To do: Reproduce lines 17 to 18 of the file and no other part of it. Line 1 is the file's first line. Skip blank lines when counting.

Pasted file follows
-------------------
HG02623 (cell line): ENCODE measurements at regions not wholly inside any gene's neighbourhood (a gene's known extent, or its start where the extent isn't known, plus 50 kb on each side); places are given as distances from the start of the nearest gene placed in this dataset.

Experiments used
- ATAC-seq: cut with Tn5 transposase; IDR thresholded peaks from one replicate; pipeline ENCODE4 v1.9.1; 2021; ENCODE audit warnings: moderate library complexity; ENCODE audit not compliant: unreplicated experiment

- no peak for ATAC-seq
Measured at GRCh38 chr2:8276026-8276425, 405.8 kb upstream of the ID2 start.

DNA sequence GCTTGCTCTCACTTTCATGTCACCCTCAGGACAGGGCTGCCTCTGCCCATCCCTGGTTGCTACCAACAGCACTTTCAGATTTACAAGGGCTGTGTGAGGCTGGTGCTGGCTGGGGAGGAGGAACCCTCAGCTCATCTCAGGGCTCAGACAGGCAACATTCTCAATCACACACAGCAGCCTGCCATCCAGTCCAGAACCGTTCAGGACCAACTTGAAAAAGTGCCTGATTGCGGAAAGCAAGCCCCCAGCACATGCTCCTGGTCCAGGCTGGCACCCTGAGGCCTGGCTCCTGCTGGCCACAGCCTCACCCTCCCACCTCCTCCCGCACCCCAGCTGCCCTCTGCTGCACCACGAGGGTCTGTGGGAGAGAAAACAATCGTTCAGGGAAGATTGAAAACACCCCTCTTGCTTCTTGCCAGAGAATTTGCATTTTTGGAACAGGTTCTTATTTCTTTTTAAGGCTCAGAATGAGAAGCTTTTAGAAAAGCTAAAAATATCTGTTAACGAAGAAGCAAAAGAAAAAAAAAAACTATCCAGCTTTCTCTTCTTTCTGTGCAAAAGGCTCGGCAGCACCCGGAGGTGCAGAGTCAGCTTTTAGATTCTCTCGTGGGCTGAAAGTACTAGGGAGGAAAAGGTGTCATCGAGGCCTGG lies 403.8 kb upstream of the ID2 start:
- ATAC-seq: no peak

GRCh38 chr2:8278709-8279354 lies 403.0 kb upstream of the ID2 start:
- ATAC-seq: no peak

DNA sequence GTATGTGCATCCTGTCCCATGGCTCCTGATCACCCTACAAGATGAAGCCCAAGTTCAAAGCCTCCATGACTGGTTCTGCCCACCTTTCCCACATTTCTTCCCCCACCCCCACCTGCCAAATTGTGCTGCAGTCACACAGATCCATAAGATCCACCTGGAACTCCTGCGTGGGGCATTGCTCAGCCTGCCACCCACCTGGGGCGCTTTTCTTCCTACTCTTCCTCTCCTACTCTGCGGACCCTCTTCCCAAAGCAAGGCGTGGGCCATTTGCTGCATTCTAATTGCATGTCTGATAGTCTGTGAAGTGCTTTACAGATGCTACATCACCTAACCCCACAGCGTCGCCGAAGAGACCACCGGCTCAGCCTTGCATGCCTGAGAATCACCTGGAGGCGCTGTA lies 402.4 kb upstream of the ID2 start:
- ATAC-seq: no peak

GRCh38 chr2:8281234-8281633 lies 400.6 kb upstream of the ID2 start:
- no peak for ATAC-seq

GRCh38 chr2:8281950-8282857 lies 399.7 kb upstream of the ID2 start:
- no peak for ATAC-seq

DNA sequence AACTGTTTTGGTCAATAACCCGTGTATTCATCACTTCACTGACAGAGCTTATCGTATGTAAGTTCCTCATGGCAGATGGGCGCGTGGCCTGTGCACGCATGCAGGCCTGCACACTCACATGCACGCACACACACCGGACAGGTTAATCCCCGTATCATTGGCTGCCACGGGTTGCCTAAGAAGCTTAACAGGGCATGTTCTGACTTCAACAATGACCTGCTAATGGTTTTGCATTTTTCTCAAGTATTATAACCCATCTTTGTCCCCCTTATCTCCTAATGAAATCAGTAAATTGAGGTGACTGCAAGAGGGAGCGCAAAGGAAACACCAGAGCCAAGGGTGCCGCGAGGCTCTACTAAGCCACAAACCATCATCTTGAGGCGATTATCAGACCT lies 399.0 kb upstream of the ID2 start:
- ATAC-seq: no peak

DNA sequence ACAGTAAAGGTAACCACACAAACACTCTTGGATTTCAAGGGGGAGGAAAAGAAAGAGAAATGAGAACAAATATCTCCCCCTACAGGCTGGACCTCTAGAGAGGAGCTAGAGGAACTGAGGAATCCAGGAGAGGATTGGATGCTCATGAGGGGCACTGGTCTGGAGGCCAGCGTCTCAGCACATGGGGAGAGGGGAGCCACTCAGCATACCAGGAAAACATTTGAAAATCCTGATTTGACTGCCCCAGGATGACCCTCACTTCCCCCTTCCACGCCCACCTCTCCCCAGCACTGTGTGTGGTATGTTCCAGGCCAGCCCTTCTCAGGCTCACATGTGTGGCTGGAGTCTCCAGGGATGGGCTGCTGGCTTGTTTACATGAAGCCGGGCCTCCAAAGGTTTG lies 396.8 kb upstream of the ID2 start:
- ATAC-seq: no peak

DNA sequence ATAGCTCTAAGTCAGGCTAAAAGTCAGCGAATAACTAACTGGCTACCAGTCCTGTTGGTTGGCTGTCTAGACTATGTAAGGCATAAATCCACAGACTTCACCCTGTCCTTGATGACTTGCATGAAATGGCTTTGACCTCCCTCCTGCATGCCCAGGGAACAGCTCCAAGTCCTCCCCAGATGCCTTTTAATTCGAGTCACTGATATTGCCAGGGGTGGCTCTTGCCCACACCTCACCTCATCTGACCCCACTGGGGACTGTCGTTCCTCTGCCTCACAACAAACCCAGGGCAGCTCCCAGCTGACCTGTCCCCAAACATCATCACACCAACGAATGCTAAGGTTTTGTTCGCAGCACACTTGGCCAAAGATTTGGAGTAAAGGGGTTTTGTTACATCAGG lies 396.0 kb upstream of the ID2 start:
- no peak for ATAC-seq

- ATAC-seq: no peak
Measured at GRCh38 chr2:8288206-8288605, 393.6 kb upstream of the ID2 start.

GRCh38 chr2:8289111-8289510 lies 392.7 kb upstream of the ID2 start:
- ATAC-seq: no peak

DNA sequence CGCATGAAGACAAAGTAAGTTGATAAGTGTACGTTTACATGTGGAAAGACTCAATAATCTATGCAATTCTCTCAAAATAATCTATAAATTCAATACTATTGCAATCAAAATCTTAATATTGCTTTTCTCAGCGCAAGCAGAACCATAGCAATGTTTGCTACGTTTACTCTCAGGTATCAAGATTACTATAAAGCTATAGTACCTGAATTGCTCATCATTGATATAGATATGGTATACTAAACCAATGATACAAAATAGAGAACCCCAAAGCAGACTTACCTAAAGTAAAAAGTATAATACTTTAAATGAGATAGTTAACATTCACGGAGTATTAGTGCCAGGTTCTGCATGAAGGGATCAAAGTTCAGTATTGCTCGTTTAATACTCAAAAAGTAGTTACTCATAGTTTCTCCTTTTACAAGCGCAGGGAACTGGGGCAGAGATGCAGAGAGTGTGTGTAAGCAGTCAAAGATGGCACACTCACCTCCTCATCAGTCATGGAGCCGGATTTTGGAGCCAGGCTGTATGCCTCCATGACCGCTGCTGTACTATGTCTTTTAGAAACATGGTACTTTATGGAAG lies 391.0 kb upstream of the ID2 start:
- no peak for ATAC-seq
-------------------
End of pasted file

- ATAC-seq: no peak

DNA sequence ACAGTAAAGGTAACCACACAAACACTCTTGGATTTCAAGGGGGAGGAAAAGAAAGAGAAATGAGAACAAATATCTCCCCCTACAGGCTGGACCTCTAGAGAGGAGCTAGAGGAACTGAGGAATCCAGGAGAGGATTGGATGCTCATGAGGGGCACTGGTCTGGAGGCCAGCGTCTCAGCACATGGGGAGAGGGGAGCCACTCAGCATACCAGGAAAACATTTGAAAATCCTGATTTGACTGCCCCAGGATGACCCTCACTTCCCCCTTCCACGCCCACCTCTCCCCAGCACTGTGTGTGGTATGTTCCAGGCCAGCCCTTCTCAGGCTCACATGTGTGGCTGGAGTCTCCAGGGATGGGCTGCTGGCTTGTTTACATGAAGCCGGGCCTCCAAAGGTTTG lies 396.8 kb upstream of the ID2 start: